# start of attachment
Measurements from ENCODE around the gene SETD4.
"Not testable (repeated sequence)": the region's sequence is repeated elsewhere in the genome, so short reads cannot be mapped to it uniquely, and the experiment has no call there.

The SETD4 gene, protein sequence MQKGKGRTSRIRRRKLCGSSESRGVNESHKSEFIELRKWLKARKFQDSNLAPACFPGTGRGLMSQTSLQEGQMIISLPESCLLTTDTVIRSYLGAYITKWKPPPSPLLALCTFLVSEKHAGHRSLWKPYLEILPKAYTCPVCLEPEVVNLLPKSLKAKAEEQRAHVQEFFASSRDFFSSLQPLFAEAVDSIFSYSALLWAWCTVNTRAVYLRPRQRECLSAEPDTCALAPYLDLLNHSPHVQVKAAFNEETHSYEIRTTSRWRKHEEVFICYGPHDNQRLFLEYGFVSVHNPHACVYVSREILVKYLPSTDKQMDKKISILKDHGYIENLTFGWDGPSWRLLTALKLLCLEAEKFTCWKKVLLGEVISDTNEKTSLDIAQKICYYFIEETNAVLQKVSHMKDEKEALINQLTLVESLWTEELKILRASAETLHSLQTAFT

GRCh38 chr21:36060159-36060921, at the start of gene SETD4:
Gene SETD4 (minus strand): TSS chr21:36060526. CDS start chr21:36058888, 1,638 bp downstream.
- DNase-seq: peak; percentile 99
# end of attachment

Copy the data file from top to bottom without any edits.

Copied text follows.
Measurements from ENCODE around the gene SETD4.
"Not testable (repeated sequence)": the region's sequence is repeated elsewhere in the genome, so short reads cannot be mapped to it uniquely, and the experiment has no call there.

The SETD4 gene, protein sequence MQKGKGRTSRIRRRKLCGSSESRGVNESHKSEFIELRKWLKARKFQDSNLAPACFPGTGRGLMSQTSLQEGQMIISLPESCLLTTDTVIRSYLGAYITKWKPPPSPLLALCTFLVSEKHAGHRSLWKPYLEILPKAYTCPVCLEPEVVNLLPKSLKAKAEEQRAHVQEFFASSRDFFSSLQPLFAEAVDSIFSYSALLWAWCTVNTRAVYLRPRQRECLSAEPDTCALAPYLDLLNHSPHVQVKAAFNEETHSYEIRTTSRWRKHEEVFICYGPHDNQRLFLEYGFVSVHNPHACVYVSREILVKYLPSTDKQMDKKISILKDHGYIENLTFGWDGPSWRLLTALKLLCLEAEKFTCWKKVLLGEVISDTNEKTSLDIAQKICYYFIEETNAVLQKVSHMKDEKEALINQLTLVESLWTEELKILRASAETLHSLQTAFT

GRCh38 chr21:36060159-36060921, at the start of gene SETD4:
Gene SETD4 (minus strand): TSS chr21:36060526. CDS start chr21:36058888, 1,638 bp downstream.
- DNase-seq: peak; percentile 99